To Everything Turn Turn Turn

This is very important. Lean closely darling. Let me whisper in your conch like ear.

THERE IS NO SUCH THING AS THE RIGHT WAY TO WRITE A BOOK.

No, seriously. Anyone who tells you there is only one way to do it is selling you something, and the least pernicious thing they could be selling you is their method for doing it. Usually they are selling you their moral superiority, which is worse.

What am I talking about? Do I mean that every book is perfect, just as written ™? No. While Ric Locke maintained that all but the least comprehensible of efforts would find buyers in this brave new world, in my case I believe there are good books and bad books. Well, at least there are books I want to read and books you couldn’t pay me enough to.

But there is no right process and wrong process. The process is not the result.

I can’t – though Amanda probably can – remember who in one of the first talks I gave at the Bedford Library Meet the authors night described this romance writer’s process which involved “I get up early in the morning. I do my yoga. I dress in my sexy robe. I light my scented candles. Then I sit in my desk at an east-facing window, and as the sun comes up, I let inspiration fill me, and—“ Whoever this gal was, her process was like mine “I visualize a writer like that and beating the living cr*p out of her, and then I’m inspired.”

Does that mean that romance writer’s process is wrong? No. It just means it makes me want to gag then beat my head against the desk because it feels so good when I stop.

I’m not a joiner, and I’m notoriously suspicious of this sort of airy fairy thing. I don’t do yoga, I iron clothes. (It induces the same sort of blank mind state, after a while.) I don’t light scented candles because they make me sneeze. And writing is my job, not my slightly porno-y obsession, so a sexy nighty is right out. In fact, if I tried to do any of this I’d probably be grumpier than a bear with two heads.

But then I bet you what I write is not what that romance writer writes. NOT EVEN if we were both given the same general story.

Your personality determines what works for you in terms of writing process and – here’s the thing – you need to be ready to change.

But Sarah, you say, why do I need to be ready to change when a process is working for me?

Because writing is this confluence of you as you are at that moment and the book you’re trying to write RIGHT THEN.
What does this mean? It means that sometimes the book you’re trying to write won’t work with the process the last eight books worked with. (And sometimes it will have to be shelved because it won’t work with who you are at the moment. One of the reasons I HATE working from outline sold years ago, is that I’m not that gal anymore. Fortunately that seems to be a thing of the past for me.)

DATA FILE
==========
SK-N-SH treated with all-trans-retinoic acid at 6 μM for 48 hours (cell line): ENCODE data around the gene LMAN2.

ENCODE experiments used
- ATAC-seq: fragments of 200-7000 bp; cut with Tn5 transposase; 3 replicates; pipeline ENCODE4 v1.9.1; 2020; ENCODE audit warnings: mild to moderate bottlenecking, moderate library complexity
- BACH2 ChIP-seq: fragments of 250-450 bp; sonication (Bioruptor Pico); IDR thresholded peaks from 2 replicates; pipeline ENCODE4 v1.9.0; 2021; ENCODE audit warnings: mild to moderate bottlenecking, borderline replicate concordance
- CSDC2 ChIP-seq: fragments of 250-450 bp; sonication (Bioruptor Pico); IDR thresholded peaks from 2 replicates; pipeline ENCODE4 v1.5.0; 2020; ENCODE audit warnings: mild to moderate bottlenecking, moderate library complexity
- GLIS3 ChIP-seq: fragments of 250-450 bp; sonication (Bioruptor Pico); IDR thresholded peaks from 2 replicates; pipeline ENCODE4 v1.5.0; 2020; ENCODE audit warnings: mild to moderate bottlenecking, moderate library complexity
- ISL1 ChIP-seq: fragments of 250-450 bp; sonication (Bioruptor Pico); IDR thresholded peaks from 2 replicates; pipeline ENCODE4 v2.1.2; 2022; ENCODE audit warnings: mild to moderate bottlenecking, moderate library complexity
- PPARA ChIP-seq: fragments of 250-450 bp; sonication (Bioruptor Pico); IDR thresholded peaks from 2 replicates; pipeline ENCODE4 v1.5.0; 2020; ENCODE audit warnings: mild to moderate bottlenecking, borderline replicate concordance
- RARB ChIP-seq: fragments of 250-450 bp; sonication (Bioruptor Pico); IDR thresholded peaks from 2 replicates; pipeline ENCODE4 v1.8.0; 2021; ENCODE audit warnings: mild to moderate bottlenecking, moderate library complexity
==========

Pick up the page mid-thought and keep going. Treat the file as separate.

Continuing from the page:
For years my writing process involved an outline so detailed that you could have added dialogue and description and have had a novel. Nowadays… well, #1 son shocked me by saying I was a consummate pantser, and he was sure I knew my plotting very well, since I still have plots.

Am I a consummate pantser? I don’t know. The last two books I wrote only let me see about a chapter ahead, and yet they seem to have worked pretty well plotwise. On the other hand, the current book I’m plotting five scenes ahead at a time, or I can’t write. This is possibly because this is a rewrite, my having finished Noah’s Boy a month ago and realized it wasn’t functional. (And that was a first for me too. I’ve discarded/added as much as 1/3 of a book, but never have had to break it apart completely and insert a plot and withdraw one, and change tow main characters completely and… You get my point. I guess it’s reassuring to be able to see ahead in this case?)

What I do know is that my process has changed completely several times, from careful plotting to almost-pantsing. And at this point I wouldn’t tell anyone that one way is right and one is wrong, because I’ve written books in practically every possible way: character out; plot in; setting out; problem…

So the only thing I can tell you is that whatever you think you know about writing will change. And change again. And the best thing for a long career is to hang loose and go with the flow.

The art might be immutable, but you and the book aren’t. You’re both organic, growing entities. Writing a book is more like parenting a child than a 9-5 job. (Yes, I’m gagging, and yes, I still try to work 9-5.) Grow with it.

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